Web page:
Origami dinosaur.

The difference between dino science and climate science gets to the roots of our lifestyle. (Archivaldo/via wikimedia)

By Adam Frank

"It's changing so fast" he said, "Their habitat is disappearing right before your eyes".

I was having beers with my old friend Bruce. He is a marine biologist who studies seal populations off the Alaskan coast. For years he has been traveling to the planets' austerely beautiful extremes to study seal migration and foraging behavior (when he was a younger man he was a seal "mugger" sneaking up and catching critters to attach satellite transmitting devices onto their backs). At the edges of the Earth, where climate sensitivity rests on a razors edge rather than the broadly sloping hill we have down south, Bruce has seen the planetary shift become glaringly apparent.

The ice is disappearing in the arctic. In other areas like the Bering Sea it's also changing just as rapidly. Marine mammals that depend on sea ice for feeding and mating now find that habitat much more variable, or completely absent. After decades of studying marine mammal behavior in northern latitudes my friend Bruce finds the rate of change mind-boggling. "Some of these animals like walrus and ice seals are trying to figure out how to breed on coastal beaches or commute the long distances to productive foraging areas." He said staring into the beer bubbles. "But that's not what they evolved to do over all those millennia living on drifting pack ice. A lot of them may not survive what seems like evolution in fast forward mode."

While this is all happening on the ground climate science has, amazingly, been forced into a defensive posture. In the wake of the hacked emails from the Climate Research Unit of the U.K.'s University of East Anglia and the recognition of a few errors in the last IPCC report, the momentum of public opinion (in the US at least) appears to have stalled. There are lots of good places to find point-by-point responses to what are the non-issues of climategate (and I hope to write more them myself later) however, today I want to raise a simple point.

If the scientific issue at hand where not climate but something less politically charged then the debate would have been over a long time ago.

Imagine for a moment the debate centered not on temperature patterns in the Earth's atmosphere but on the predatory habits and running speed of T-Rex. Now imagine that thousands of researchers working across five decades, gathering petabytes worth of data from an armada of high tech platforms, reached some conclusion about the thunder lizard's nasty ways with the same level of confidence, and the same level of consensus, that exists in the climate science community. What would happen next?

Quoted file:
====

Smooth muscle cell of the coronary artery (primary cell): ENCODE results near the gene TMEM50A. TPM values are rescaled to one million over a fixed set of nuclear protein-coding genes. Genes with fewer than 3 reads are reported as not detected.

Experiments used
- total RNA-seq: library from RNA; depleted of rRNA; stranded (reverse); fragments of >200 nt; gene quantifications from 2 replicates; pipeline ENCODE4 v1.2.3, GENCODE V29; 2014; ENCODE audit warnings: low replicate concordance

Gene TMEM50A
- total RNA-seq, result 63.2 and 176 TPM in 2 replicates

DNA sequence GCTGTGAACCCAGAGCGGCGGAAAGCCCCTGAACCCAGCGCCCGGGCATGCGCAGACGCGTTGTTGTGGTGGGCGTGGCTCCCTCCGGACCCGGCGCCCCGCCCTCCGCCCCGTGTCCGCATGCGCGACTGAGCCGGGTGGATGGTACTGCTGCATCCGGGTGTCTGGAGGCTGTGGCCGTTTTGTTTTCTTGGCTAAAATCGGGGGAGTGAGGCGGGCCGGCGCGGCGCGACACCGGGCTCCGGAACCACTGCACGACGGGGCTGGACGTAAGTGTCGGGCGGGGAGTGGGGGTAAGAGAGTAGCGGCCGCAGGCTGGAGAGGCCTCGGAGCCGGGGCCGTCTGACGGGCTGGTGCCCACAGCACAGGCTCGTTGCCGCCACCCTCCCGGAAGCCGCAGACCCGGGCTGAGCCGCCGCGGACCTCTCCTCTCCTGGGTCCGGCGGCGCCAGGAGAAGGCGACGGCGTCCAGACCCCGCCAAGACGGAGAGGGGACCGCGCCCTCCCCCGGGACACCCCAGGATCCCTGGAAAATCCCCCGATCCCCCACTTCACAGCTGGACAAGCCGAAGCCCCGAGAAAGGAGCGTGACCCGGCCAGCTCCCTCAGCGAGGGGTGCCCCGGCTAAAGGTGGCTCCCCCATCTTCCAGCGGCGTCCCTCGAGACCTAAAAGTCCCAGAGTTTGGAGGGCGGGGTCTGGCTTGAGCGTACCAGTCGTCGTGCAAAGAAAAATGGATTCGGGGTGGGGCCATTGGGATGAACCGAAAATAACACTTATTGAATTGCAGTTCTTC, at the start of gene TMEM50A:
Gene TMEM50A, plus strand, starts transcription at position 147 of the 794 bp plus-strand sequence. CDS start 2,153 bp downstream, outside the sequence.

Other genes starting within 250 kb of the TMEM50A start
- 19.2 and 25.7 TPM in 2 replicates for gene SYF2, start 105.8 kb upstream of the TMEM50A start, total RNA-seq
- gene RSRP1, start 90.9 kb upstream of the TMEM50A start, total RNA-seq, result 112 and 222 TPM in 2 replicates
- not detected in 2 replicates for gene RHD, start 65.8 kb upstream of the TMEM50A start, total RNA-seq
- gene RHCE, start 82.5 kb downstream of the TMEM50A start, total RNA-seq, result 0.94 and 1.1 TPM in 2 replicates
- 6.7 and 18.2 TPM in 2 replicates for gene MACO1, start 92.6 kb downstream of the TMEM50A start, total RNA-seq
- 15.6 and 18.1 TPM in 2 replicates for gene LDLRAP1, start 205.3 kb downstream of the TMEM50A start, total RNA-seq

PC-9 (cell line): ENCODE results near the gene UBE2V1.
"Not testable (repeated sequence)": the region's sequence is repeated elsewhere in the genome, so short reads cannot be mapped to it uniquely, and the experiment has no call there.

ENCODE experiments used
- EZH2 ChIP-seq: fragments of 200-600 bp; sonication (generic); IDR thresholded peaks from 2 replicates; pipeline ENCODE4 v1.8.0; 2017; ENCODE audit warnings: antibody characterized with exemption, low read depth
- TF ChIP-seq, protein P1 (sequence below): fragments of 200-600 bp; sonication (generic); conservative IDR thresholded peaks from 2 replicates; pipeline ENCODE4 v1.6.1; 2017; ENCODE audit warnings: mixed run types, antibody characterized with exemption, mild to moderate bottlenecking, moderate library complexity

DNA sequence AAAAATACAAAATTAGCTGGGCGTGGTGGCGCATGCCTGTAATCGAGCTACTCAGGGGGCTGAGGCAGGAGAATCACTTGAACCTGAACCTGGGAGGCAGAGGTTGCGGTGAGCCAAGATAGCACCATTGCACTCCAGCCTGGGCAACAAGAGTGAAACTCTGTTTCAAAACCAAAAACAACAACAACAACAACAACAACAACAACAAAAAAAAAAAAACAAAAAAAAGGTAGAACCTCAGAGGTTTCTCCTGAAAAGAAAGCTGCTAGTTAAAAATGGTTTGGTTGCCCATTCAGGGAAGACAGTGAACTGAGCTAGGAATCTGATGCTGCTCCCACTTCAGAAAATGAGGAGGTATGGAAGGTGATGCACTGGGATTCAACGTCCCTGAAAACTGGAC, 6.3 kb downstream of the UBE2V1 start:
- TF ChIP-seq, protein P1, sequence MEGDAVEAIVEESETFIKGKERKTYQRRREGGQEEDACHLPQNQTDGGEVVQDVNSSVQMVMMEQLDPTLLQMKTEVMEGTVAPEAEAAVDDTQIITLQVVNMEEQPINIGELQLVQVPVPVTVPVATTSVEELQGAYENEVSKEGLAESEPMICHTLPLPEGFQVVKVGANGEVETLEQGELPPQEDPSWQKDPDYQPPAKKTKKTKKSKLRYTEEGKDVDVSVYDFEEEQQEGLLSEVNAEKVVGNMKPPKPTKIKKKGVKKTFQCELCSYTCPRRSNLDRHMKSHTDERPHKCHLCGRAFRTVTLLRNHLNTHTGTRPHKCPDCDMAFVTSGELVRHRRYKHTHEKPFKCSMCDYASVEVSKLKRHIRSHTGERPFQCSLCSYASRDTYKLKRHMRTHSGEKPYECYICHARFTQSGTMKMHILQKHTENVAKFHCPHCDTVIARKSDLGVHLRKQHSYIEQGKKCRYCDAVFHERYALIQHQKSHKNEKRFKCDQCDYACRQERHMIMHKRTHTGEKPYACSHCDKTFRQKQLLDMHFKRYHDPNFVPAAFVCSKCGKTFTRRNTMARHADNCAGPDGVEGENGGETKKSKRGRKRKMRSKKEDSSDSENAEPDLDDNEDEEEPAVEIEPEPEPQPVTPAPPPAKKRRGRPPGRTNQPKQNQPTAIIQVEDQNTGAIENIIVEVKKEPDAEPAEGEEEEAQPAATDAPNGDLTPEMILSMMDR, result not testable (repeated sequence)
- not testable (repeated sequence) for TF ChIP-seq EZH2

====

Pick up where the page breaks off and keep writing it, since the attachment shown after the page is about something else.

The story would be over. That is what would happen.

If dino science had reached the same level of confidence about T-Rex's running speed as climate science has about climate change that chapter of paleontological progress would be over and the research community would move on. There would still be a few skeptics who worked at the edges of the field doggedly pushing alternative views. The skeptics would serve an essential role ensuring that every stone is over-turned and every angle is explored. If the skeptics failed to produce contrary evidence that could withstand critical examination then the consensus would strengthen becoming "knowledge". Then, in time, researchers would begin using the overwhelming consensus on tyrannosaurs running habits as a foundation to attack other unresolved questions. This is how science works. Unfortunately this is not how climate science has been allowed to work.

Because the science of climate touches the politics of energy economies (and just about everything else human beings do) the whole process has been distorted. When my friend related his story of disappearing ice and lost seal habitat I was struck once again by how many interconnected, interwoven strands of evidence comprise the web of climate change science. It's not just someone sticking a thermometer out the window every year. Its ocean and atmospheric measurements, its glacier and sea ice data, its rainfall and hydrology studies, its patterns of habitat creation and destruction. All of it - studied intensively for decades by an army of researchers who make their living tearing each other's results apart - points to the undeniable fact that we have altered the many planetary systems which, together, define its climate.

As a textbook study in the progress of a research field, Climate Science has followed the textbook. If it were dino science we would all be reading about the stunning progress of the field in Discover and Scientific American. We would be watching cool animations of imaginary races between hungry Tyrannosaurs and hapless humans on NOVA and the Discovery Channel.

But this isn't Dino science, it's climate science, a field that has unexpectedly hit us where we live. There is no textbook for this. In fact we are the ongoing experiment. We are a species that only recently built a lifestyle based on science and technology. The question that is, right now, being answered is how we respond when science itself questions the very roots of that lifestyle.

1:07 - March 3, 2010